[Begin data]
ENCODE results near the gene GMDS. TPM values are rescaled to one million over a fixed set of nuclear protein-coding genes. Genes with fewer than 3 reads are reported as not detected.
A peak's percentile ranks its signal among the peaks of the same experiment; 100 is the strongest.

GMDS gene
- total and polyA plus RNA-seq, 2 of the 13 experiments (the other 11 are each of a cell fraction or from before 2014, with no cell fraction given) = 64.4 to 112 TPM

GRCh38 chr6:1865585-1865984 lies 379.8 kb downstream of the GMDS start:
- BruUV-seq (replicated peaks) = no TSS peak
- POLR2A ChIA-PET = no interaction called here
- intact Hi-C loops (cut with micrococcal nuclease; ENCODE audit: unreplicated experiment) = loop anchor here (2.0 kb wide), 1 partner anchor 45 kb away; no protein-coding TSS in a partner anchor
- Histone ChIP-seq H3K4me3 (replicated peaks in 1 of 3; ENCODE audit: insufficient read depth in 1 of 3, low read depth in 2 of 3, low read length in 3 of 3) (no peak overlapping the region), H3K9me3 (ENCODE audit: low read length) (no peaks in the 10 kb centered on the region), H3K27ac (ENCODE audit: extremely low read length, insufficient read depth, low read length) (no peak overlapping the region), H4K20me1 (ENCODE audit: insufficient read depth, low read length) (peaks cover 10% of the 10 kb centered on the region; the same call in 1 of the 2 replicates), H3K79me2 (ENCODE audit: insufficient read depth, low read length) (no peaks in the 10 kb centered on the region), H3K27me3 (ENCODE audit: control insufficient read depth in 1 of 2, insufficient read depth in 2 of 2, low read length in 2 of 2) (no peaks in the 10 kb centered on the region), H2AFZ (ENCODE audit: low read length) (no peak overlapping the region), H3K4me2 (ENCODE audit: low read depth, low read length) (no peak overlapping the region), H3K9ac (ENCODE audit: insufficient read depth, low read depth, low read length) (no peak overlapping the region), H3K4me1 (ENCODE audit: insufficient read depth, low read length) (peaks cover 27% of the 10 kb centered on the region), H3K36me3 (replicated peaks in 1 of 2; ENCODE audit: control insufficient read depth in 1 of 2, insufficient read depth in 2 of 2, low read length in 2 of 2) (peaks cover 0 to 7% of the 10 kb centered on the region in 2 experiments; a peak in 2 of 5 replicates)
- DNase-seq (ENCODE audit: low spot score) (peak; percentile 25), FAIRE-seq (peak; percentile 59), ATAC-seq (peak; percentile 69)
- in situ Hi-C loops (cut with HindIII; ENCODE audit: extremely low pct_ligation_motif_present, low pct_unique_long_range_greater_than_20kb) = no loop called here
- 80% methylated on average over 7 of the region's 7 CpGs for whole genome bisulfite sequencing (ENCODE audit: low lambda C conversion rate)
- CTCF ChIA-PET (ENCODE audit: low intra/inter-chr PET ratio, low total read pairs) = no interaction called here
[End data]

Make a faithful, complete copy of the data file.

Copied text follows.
ENCODE results near the gene GMDS. TPM values are rescaled to one million over a fixed set of nuclear protein-coding genes. Genes with fewer than 3 reads are reported as not detected.
A peak's percentile ranks its signal among the peaks of the same experiment; 100 is the strongest.

GMDS gene
- total and polyA plus RNA-seq, 2 of the 13 experiments (the other 11 are each of a cell fraction or from before 2014, with no cell fraction given) = 64.4 to 112 TPM

GRCh38 chr6:1865585-1865984 lies 379.8 kb downstream of the GMDS start:
- BruUV-seq (replicated peaks) = no TSS peak
- POLR2A ChIA-PET = no interaction called here
- intact Hi-C loops (cut with micrococcal nuclease; ENCODE audit: unreplicated experiment) = loop anchor here (2.0 kb wide), 1 partner anchor 45 kb away; no protein-coding TSS in a partner anchor
- Histone ChIP-seq H3K4me3 (replicated peaks in 1 of 3; ENCODE audit: insufficient read depth in 1 of 3, low read depth in 2 of 3, low read length in 3 of 3) (no peak overlapping the region), H3K9me3 (ENCODE audit: low read length) (no peaks in the 10 kb centered on the region), H3K27ac (ENCODE audit: extremely low read length, insufficient read depth, low read length) (no peak overlapping the region), H4K20me1 (ENCODE audit: insufficient read depth, low read length) (peaks cover 10% of the 10 kb centered on the region; the same call in 1 of the 2 replicates), H3K79me2 (ENCODE audit: insufficient read depth, low read length) (no peaks in the 10 kb centered on the region), H3K27me3 (ENCODE audit: control insufficient read depth in 1 of 2, insufficient read depth in 2 of 2, low read length in 2 of 2) (no peaks in the 10 kb centered on the region), H2AFZ (ENCODE audit: low read length) (no peak overlapping the region), H3K4me2 (ENCODE audit: low read depth, low read length) (no peak overlapping the region), H3K9ac (ENCODE audit: insufficient read depth, low read depth, low read length) (no peak overlapping the region), H3K4me1 (ENCODE audit: insufficient read depth, low read length) (peaks cover 27% of the 10 kb centered on the region), H3K36me3 (replicated peaks in 1 of 2; ENCODE audit: control insufficient read depth in 1 of 2, insufficient read depth in 2 of 2, low read length in 2 of 2) (peaks cover 0 to 7% of the 10 kb centered on the region in 2 experiments; a peak in 2 of 5 replicates)
- DNase-seq (ENCODE audit: low spot score) (peak; percentile 25), FAIRE-seq (peak; percentile 59), ATAC-seq (peak; percentile 69)
- in situ Hi-C loops (cut with HindIII; ENCODE audit: extremely low pct_ligation_motif_present, low pct_unique_long_range_greater_than_20kb) = no loop called here
- 80% methylated on average over 7 of the region's 7 CpGs for whole genome bisulfite sequencing (ENCODE audit: low lambda C conversion rate)
- CTCF ChIA-PET (ENCODE audit: low intra/inter-chr PET ratio, low total read pairs) = no interaction called here